- On the Cleveland Browns. The Browns hit home runs on the first two days, snagging Myles Garrett No. 1 and adding QB DeShone Kizer in the second round. All five of the players drafted on Thursday and Friday should start no later than Week 1 of 2018. So will kicker Zane Gonzalez, a sixth-round pick.
It’s their Saturday which gives me pause. CB Howard Wilson is fine as a fourth-rounder, but Florida State offensive tackle Roderick Johnson was a bad pick in the fifth round. He’s a technical mess in pass protection who fell from being a first-round fixture in preseason mock drafts for good reason. Then there’s Florida DT Caleb Brantley. Aside from facing charges for smashing a woman in the face, Brantley had a self-admitted bad reputation for being lazy and taking plays off. In his press conference to explain the pick, Exec VP Sashi Brown sheepishly acknowledged Brantley might not even last a week in Cleveland. Why even put yourself in that position?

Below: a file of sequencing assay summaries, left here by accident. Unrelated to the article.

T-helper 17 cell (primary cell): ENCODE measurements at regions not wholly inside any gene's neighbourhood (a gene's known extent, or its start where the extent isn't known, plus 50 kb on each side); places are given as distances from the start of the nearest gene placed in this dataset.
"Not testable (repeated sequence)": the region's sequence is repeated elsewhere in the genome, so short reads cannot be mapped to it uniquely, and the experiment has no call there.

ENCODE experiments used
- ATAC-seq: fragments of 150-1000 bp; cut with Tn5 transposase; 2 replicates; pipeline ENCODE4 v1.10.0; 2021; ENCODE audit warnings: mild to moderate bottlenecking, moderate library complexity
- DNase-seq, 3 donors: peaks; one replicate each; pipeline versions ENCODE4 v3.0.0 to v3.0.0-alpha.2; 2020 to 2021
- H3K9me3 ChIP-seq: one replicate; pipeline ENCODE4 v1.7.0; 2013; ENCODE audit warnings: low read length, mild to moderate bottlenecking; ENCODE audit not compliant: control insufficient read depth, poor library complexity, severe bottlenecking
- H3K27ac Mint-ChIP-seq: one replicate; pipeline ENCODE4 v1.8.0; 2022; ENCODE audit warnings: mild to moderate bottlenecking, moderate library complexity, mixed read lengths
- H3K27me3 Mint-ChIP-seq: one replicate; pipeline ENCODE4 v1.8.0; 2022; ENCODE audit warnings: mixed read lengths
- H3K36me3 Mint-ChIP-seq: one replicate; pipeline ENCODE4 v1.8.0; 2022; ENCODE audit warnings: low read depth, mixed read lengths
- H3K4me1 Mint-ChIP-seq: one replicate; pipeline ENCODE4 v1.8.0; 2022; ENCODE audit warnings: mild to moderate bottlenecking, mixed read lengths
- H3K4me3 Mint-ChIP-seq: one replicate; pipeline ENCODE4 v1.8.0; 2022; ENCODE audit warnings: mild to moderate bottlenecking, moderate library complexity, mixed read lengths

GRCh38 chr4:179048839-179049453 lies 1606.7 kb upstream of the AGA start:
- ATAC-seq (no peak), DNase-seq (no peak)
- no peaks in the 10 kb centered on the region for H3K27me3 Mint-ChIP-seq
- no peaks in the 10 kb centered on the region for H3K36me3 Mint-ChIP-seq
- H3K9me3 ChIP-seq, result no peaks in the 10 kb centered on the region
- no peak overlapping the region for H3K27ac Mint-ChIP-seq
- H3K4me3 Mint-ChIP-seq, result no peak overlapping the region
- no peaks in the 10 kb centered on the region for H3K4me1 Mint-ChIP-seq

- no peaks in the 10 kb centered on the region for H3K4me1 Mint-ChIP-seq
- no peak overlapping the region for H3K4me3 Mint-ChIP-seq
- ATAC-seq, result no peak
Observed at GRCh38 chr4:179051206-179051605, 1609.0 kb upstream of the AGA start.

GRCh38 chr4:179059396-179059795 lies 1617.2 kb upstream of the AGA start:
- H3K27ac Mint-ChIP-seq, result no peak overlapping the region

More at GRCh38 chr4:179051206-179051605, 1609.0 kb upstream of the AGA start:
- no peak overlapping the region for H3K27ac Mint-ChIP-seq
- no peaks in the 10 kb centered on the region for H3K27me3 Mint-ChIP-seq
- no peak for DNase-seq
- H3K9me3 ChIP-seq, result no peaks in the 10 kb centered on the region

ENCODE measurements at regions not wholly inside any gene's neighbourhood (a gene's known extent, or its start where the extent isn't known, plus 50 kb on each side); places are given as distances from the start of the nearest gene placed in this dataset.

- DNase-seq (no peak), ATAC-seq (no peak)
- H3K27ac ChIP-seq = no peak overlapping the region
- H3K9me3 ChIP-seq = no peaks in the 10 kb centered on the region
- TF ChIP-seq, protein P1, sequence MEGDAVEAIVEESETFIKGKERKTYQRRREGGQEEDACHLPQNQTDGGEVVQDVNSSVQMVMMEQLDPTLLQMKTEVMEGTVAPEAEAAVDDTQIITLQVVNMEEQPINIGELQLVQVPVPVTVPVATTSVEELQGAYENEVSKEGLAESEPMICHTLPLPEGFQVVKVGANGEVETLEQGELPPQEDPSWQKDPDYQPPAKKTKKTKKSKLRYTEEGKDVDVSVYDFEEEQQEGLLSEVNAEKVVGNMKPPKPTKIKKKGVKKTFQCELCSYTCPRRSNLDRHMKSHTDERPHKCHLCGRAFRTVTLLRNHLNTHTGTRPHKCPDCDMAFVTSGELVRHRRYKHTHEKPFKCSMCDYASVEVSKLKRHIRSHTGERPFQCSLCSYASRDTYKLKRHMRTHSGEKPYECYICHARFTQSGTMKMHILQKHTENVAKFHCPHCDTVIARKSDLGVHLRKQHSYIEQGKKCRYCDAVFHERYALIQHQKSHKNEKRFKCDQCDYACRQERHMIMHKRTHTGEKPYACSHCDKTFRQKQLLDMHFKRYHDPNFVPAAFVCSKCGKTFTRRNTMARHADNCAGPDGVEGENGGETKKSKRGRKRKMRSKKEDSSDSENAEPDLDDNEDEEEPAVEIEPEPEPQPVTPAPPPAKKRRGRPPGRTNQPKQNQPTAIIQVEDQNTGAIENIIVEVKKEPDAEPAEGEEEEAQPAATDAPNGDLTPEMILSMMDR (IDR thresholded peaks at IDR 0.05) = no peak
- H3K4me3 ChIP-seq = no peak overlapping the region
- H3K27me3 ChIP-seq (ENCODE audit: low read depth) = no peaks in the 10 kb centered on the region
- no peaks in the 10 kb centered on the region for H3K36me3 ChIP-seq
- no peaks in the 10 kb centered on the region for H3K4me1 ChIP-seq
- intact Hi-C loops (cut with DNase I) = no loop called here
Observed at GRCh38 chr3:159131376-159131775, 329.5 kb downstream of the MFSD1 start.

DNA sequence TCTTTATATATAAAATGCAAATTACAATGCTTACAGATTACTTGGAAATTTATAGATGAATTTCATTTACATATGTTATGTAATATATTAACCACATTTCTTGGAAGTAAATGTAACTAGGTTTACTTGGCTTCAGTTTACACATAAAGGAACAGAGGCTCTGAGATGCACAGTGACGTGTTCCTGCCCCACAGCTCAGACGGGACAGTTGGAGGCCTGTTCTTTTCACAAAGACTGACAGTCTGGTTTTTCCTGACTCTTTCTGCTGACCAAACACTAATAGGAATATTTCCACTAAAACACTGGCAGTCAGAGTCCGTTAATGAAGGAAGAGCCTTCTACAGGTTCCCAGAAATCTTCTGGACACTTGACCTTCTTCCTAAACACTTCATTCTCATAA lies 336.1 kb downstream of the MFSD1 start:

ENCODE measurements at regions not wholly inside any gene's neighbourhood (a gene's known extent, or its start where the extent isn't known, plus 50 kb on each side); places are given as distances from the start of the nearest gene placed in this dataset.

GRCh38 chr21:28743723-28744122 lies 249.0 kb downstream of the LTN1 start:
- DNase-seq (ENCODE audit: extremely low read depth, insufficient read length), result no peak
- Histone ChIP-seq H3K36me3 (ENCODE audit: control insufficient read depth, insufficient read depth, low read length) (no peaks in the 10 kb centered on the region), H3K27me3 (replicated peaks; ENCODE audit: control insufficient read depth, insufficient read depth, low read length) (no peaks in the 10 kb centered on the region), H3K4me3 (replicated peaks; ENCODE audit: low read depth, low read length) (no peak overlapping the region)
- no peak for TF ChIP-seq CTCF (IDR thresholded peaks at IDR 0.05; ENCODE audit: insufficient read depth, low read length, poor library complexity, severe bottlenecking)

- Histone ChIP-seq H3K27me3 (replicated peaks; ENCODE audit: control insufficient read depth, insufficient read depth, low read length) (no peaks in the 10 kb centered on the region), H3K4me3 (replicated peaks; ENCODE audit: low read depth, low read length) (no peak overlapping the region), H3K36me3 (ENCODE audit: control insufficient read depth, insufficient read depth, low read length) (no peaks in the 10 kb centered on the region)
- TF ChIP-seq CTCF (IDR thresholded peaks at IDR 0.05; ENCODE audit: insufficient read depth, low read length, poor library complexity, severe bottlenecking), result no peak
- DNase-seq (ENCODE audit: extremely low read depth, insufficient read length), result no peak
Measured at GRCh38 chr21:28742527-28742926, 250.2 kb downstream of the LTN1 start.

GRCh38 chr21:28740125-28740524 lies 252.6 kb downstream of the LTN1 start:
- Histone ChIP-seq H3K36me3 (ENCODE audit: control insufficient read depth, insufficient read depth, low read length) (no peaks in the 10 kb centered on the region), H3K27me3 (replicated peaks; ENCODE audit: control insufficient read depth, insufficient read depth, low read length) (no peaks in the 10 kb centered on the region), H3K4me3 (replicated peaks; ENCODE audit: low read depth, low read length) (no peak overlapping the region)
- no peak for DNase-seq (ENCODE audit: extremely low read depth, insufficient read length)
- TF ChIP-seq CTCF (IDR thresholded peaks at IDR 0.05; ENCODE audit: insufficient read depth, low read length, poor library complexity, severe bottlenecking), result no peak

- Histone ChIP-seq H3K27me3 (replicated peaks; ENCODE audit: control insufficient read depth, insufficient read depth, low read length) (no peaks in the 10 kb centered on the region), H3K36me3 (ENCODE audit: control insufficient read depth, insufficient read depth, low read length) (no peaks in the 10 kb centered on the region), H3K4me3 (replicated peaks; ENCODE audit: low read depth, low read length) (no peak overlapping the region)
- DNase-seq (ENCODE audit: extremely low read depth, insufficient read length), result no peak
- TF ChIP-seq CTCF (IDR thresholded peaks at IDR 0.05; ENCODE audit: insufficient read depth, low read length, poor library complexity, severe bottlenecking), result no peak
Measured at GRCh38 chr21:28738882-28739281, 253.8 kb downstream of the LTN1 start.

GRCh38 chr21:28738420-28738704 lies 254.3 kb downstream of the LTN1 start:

- On the Detroit Lions. First off, I’m a Lions fan so my prism here is more from a fan perspective. I love the first-round pick (which I correctly predicted!) in LB Jarrad Davis. His skills are a perfect fit for Teryl Austin’s defense. Fourth-round LB Jalen Reeves-Maybin is also a smart choice; his game strongly resembles departed DeAndre Levy but, like Levy, durability is a major issue. And fifth-round tight end Michael Roberts was my dream TE choice for the team dating back to about October. I literally jumped up and did a victory lap when his name was called.